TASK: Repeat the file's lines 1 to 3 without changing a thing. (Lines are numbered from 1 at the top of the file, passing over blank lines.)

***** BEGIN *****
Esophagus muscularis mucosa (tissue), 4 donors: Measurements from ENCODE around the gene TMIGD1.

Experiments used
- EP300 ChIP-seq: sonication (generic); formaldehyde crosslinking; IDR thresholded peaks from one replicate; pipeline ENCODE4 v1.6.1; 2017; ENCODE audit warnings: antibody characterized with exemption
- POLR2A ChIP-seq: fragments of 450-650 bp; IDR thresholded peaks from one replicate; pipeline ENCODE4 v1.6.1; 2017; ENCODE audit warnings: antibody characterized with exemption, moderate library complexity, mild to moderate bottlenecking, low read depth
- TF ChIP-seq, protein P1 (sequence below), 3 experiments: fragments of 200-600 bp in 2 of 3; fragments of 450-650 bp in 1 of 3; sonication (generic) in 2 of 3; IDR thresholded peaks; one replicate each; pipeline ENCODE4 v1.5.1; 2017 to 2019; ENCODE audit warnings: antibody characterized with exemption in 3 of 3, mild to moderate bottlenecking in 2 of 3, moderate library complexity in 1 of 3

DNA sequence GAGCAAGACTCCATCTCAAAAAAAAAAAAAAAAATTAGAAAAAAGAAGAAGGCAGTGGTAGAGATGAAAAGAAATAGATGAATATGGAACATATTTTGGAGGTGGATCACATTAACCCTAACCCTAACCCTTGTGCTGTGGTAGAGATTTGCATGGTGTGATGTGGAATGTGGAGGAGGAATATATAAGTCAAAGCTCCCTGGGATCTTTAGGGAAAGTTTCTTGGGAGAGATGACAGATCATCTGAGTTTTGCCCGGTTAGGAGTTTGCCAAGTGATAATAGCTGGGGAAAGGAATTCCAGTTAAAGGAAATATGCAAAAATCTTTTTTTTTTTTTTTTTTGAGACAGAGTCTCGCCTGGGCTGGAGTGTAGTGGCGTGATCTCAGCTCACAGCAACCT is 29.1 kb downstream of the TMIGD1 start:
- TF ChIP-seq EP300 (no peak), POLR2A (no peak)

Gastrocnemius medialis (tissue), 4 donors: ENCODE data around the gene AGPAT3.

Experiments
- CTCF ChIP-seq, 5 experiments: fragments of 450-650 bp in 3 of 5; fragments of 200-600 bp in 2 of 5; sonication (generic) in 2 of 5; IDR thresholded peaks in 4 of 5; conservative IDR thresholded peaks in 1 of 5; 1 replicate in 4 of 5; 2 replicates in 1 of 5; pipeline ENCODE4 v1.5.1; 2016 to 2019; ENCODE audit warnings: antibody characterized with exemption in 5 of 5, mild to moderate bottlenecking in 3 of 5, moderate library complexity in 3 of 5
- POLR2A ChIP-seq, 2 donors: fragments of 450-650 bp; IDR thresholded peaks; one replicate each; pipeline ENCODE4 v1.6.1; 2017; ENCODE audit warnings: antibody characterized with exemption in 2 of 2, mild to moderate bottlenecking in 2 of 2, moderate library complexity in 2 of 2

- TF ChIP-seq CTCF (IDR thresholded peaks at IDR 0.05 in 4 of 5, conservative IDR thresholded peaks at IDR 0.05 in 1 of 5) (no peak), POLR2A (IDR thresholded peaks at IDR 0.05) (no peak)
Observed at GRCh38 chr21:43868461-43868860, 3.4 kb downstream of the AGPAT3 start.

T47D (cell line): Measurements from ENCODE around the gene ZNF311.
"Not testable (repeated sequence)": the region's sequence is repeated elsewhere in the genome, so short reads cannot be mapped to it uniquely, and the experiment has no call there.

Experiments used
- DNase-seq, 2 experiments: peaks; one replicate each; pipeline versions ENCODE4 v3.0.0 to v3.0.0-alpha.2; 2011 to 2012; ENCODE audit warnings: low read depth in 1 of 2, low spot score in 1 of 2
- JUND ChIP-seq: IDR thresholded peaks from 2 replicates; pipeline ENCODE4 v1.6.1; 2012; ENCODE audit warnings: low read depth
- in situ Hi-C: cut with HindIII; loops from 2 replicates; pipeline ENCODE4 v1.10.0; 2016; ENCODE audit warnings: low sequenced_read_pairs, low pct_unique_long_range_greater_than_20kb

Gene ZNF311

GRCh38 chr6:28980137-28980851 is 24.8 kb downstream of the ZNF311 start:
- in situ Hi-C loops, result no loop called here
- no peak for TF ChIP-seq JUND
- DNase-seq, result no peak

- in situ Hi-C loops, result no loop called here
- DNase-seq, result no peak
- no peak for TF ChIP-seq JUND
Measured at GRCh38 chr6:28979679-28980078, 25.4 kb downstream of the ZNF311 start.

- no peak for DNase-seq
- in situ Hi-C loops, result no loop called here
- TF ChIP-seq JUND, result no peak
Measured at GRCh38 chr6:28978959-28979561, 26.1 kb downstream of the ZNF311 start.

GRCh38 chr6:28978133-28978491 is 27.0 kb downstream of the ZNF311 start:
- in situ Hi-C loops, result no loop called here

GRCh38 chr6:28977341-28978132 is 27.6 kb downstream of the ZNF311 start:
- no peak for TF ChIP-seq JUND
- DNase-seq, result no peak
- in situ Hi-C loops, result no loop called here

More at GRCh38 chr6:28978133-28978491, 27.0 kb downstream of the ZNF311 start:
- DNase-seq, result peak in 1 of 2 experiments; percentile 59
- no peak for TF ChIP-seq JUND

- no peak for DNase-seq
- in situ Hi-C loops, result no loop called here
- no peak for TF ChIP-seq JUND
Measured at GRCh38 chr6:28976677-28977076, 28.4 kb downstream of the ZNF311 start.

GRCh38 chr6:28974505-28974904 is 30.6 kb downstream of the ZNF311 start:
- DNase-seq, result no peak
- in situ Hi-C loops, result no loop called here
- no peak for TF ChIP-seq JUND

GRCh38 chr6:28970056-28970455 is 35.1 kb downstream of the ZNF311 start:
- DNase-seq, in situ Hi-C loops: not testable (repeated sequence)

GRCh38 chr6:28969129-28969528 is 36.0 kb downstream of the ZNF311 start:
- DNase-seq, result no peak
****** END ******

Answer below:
Esophagus muscularis mucosa (tissue), 4 donors: Measurements from ENCODE around the gene TMIGD1.

Experiments used
- EP300 ChIP-seq: sonication (generic); formaldehyde crosslinking; IDR thresholded peaks from one replicate; pipeline ENCODE4 v1.6.1; 2017; ENCODE audit warnings: antibody characterized with exemption